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Wednesday, February 28, 2007

Riverview Oral Histories #15: Mrs. Helen Bunting

PHOTO AT RIGHT: Unidentified children pose for a picture in the Riverview Apartments.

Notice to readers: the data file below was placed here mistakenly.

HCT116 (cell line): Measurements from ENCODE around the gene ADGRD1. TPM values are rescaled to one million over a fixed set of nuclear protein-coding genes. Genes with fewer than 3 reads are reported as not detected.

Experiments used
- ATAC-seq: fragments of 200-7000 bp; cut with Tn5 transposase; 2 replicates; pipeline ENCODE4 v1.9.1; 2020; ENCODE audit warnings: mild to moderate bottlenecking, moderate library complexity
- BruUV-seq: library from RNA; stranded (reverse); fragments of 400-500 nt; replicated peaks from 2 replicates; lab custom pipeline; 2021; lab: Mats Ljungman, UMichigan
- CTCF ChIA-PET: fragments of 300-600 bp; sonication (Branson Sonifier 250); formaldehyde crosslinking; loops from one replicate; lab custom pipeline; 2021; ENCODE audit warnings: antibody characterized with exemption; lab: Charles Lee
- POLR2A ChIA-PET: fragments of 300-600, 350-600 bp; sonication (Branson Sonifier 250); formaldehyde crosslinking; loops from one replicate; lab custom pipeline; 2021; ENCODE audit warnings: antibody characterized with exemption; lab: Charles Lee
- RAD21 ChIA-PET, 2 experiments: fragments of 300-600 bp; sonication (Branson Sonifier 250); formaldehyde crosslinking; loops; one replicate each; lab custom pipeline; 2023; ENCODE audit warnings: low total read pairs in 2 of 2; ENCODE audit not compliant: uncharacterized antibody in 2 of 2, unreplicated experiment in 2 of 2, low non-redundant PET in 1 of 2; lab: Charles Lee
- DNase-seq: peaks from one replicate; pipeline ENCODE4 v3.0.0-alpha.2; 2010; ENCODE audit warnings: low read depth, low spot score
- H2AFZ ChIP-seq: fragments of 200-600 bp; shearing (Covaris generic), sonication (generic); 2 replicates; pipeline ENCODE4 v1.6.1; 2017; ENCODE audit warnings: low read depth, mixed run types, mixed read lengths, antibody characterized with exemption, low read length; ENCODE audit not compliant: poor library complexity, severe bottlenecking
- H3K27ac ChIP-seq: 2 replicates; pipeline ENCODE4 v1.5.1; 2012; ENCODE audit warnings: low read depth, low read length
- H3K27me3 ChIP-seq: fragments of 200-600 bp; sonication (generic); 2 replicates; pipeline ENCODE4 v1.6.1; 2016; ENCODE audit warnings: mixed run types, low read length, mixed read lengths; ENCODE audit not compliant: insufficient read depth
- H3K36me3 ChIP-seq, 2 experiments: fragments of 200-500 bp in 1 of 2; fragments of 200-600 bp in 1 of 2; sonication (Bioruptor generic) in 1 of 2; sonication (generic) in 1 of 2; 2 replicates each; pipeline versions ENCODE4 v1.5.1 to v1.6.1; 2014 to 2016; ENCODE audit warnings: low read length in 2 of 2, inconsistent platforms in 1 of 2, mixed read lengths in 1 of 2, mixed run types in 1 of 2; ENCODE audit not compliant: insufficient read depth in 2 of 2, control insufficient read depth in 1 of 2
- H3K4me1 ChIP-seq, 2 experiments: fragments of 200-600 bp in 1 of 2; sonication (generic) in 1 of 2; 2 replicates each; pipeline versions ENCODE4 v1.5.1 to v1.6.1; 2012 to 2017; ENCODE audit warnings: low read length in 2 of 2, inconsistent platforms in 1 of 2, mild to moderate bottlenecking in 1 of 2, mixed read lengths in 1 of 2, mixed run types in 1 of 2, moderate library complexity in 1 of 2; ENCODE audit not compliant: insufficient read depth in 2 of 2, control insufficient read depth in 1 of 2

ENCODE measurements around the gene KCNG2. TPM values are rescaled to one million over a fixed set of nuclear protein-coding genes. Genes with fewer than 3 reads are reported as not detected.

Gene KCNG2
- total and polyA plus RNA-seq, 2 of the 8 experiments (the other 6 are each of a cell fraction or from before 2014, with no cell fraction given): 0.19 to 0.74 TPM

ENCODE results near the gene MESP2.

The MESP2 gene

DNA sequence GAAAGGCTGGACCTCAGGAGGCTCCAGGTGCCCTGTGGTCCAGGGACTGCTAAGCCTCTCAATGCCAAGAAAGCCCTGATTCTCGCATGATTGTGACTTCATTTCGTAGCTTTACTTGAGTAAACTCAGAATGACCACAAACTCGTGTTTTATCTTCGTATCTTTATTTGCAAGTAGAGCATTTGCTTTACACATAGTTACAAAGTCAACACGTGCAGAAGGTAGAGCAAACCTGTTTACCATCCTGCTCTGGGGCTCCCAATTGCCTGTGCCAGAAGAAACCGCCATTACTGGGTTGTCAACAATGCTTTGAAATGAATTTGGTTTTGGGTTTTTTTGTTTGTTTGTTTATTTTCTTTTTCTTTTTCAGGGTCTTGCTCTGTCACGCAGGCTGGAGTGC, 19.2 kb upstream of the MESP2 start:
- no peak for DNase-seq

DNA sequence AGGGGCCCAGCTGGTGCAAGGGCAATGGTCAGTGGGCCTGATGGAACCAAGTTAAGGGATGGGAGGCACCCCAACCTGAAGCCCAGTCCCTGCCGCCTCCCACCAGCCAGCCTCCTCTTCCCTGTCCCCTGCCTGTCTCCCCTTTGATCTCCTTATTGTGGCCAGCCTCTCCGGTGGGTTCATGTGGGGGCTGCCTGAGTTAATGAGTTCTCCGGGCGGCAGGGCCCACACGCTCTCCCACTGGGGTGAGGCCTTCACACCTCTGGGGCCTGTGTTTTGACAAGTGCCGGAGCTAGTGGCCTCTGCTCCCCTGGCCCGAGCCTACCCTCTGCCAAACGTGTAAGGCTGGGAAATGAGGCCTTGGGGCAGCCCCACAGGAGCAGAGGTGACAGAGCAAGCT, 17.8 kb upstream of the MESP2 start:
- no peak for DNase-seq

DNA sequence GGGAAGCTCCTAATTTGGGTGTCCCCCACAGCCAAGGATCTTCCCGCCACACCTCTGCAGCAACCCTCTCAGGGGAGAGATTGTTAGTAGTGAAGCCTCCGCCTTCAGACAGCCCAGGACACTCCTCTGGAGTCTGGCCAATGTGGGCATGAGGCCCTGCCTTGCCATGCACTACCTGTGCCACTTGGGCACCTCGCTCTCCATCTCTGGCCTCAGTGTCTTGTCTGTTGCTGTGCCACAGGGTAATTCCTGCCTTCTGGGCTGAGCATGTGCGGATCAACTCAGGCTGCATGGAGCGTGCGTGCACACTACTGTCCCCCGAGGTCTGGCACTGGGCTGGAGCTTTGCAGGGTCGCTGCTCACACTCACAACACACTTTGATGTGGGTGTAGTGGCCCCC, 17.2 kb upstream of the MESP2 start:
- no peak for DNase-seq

MRS. HELEN BUNTING: I grew up in Riverview on Carver Street. I remember when there were dirt roads, and I also remember when the streets were first paved over with blacktop. When it would rain, we would play in that dirty water.. we would pretend we were swimming. Across the street from where we lived, there was a woody area and my youngest brother Eddie and my nieces Yvonne and Charlyne and my nephew Jimmy who are about my age, would play over there, catch tadpoles and pick blackberries. There were very few houses in Riverview. When my family came to Kingsport, they lived on Maple Street and they moved to Riverview when I was about four years old. My father, Willard C. Long, Sr., and my mother Ressie (Hoard) Long moved to Kingsport from Hawkins County, three of my brothers, Walter, Willard and Cecil and one sister Roberta, were all born in Hawkins County, and my sister Virginia was born in Virginia. My brother Eddie and I were born in Kingsport on Maple Street. The youngest sibling in my family, Charles, was born when we lived on Carver Street.. he died as a baby. I played mostly down in Riverview because that is where my nieces lived and in my backyard and front yard on Carver Street. We would play ring games, we would play jack rocks on the porch, we would draw hopscotch on the sidewalk, ride bikes and skate. I liked mostly everything about Riverview, even when the streets flooded because I liked playing in that dirty water. I didn't know it was a bad thing. The Underpath had a horrible ordor (people would use the bathroom under there and it would flood). We had to use the Underpath to go to Sunday School because our family belonged to Bethel A.M.E. Zion Church, and to get there from Riverview, you had to use the Underpath. When I was in first grade, I went a half-year of school at the old Douglass School, at the corner of Walnut (now East Sevier) and the old Bristol Highway (now Center Street). We still had to use the Underpath. After Christmas that year in 1950, I attended the new Douglass School on Washington Street (now Louis Street) in Riverview, and we no longer had to use the Underpath. After Sunday School, we would go to the movies and we'd have to use it, sometimes we would walk the tracks, which was really forbidden. When the Underpath was flooded, we would climb over and walk the railroad tracks. I remember walking down to Emmitt Collins' store to buy candy. I remember going to Paul Taylor's store to buy things. I remember going down in Riverview to the sprinkler, playing, going to the wading pool and on Wednesday night to watch movies., we would take a blanket to sit on. I think the reason they really built a pool in Riverview was because Johnny Hall drowned.. he went to the Holston River to swim and drowned. Another reason was probably so we would stay in Riverview at that time. We have some people from our community that because somewhat famous. Brothers Stick McGhee and Brownie McGhee. Stick had a song called"Drinking Wine Spo-Dee-O-Dee." Brownie played with Sonny Terry, he also wrote the sound track for the movie "Buck and the Preacher, starring Harry Belafonte and Sidney Portier. My sister Virginia's brother-in-law, Johnny Cartwright who's originally from Kingsport, played with Harry Belafonte's band for several years. Lesley Riddle of Kingsport was an African-American guitar player who directly influenced the (A.P.) Carter family. We had several black doctors.. Dr. Massey lived in the projects.. he had five kids and I played with his kids. There was Dr. Todd, he would come to our house, make house calls. There was a black woman doctor named Dr.Francis, and also Doctor Faust. Mr. Palmer was a coach at Douglass, helived on Carver Street and I played with his kids. During the month of July, the carnival would come to town and there was one night that was called COLORED NIGHT. The white American Legion would sponsor the carnival, but would let the Black American Legion have one night proceeds. Because my father was the commander of the American Legion and my mother was the president of the Ladies Auxilliary, they would take me to the carnival on that day. We would stay all day. The proceeds from that night's activities would go to the Black American Legion. The building where the American Legion had meetings and other activities was called "The Hut." There are good things that happened becuase of integration, we received a few more opportunities. The bad thing was, we lost part of our culture.They tore down the old Douglass Street (on East Sevier), the Black teachers lost jobs, the Black businesses are all gone, and the Douglass Yearbooks and trophies are all missing. Douglass School was named after Frederick Douglass and that school name is gone.. now there is Dobyns-Bennett, named after local white men.